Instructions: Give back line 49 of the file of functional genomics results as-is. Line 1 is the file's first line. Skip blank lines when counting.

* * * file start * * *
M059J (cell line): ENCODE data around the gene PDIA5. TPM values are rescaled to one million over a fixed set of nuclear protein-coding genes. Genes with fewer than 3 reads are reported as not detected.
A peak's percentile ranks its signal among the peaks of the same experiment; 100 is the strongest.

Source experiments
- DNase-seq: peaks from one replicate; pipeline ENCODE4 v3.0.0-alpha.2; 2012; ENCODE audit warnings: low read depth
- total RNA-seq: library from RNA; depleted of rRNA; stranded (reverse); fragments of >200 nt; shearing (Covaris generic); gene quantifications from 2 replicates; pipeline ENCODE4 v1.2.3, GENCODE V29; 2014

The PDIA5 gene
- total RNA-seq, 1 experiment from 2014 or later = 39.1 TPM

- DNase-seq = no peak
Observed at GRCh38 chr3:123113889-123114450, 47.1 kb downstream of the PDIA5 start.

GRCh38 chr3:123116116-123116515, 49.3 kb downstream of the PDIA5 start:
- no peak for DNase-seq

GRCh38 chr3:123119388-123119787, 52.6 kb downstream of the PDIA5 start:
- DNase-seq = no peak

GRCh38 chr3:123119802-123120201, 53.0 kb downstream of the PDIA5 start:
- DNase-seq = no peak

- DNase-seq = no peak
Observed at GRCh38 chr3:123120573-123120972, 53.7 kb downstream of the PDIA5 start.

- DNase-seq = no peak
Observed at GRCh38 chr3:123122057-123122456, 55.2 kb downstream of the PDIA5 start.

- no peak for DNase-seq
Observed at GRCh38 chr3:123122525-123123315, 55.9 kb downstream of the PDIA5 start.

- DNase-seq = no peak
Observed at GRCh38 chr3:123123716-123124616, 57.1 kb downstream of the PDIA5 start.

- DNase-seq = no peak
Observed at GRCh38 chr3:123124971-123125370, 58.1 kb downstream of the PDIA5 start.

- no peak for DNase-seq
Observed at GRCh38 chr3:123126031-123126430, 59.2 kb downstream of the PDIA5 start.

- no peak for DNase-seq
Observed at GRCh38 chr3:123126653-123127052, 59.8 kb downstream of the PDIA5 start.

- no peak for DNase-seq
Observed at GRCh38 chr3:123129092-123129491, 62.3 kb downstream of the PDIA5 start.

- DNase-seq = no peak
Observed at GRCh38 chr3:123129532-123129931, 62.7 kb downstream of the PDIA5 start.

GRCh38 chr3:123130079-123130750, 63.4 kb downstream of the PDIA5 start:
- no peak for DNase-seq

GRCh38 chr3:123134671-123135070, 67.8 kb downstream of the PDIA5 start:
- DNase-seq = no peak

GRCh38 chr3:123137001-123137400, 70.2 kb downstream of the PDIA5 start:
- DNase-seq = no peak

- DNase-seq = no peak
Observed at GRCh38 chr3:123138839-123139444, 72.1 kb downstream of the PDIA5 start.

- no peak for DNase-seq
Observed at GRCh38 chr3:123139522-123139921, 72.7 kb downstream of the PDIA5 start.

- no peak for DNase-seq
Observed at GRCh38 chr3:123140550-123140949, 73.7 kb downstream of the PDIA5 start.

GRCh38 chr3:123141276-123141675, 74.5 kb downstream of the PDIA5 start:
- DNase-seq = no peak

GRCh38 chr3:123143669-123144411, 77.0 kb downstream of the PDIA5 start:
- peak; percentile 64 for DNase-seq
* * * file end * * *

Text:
- peak; percentile 64 for DNase-seq